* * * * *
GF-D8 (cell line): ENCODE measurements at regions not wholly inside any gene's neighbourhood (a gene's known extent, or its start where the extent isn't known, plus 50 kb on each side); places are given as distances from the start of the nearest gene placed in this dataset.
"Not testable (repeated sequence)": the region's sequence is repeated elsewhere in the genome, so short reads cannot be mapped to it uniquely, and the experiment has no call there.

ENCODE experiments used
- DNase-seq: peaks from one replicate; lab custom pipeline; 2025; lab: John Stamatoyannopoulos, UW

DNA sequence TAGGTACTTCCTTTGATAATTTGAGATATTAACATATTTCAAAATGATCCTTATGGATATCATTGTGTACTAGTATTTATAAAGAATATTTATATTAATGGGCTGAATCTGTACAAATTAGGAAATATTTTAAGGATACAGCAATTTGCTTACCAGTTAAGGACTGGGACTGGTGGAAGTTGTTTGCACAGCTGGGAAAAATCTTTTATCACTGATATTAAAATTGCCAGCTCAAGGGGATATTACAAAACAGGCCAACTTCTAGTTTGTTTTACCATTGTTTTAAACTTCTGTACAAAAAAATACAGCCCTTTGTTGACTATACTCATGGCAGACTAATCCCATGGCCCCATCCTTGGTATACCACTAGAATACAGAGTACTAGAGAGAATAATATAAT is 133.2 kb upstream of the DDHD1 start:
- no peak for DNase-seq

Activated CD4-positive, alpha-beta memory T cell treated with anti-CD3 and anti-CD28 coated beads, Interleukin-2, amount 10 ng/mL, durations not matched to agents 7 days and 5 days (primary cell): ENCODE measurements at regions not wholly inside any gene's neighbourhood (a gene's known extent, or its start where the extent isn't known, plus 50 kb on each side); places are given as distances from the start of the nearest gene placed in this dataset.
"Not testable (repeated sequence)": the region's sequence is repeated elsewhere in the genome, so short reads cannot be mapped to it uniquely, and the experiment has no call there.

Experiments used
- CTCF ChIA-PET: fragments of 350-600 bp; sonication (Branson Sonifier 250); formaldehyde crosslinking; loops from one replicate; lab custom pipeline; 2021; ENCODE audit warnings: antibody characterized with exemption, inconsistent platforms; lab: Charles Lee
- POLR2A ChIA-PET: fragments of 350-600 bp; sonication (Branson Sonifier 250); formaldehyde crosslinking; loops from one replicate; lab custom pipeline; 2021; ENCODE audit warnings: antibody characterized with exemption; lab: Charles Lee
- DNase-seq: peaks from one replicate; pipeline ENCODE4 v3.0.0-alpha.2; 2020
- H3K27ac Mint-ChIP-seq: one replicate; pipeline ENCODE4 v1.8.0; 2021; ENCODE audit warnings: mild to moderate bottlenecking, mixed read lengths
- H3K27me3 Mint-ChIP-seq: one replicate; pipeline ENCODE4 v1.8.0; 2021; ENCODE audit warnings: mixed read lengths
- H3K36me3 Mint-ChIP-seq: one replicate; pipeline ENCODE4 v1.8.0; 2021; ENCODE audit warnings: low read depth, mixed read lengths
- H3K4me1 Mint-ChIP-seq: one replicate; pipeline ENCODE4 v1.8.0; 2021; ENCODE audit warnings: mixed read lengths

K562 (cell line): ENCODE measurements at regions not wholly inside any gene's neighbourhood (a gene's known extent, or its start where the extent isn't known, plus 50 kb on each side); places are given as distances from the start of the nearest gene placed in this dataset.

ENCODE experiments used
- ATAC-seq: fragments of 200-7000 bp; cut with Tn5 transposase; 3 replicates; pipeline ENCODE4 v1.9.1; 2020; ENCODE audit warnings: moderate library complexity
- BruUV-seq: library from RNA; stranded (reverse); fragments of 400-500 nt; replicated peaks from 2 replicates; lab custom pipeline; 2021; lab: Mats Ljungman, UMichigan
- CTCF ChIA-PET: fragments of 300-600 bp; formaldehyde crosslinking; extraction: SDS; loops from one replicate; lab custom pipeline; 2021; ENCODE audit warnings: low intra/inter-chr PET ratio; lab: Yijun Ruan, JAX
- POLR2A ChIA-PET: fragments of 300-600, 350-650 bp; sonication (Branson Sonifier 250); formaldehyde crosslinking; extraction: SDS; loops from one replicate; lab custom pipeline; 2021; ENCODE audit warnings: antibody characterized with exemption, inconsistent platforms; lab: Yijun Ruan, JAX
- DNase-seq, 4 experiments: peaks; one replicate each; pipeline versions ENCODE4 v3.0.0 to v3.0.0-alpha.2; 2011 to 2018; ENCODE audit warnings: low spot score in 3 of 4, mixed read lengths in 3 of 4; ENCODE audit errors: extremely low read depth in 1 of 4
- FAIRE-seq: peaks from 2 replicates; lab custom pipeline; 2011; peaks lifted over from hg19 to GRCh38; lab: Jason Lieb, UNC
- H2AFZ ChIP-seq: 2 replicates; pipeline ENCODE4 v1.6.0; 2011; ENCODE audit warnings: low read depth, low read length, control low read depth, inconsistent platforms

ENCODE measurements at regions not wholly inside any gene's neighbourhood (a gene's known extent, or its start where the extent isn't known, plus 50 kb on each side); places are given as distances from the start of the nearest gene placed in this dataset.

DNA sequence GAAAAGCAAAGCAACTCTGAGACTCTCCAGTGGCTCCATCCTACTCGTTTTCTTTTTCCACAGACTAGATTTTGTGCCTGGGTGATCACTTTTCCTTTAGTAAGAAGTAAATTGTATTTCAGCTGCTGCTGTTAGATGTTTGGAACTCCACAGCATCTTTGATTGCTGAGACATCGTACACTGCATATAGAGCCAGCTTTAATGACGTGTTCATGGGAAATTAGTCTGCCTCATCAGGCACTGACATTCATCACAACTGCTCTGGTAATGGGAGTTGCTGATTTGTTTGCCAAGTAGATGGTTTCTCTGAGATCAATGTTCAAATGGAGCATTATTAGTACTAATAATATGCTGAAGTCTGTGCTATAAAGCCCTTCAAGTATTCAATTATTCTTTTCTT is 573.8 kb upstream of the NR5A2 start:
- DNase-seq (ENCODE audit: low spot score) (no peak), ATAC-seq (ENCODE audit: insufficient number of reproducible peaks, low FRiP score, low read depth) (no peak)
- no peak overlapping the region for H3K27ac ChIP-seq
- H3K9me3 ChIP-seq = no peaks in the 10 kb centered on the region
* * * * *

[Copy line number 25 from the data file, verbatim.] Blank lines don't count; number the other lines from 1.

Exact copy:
- H2AFZ ChIP-seq: 2 replicates; pipeline ENCODE4 v1.6.0; 2011; ENCODE audit warnings: low read depth, low read length, control low read depth, inconsistent platforms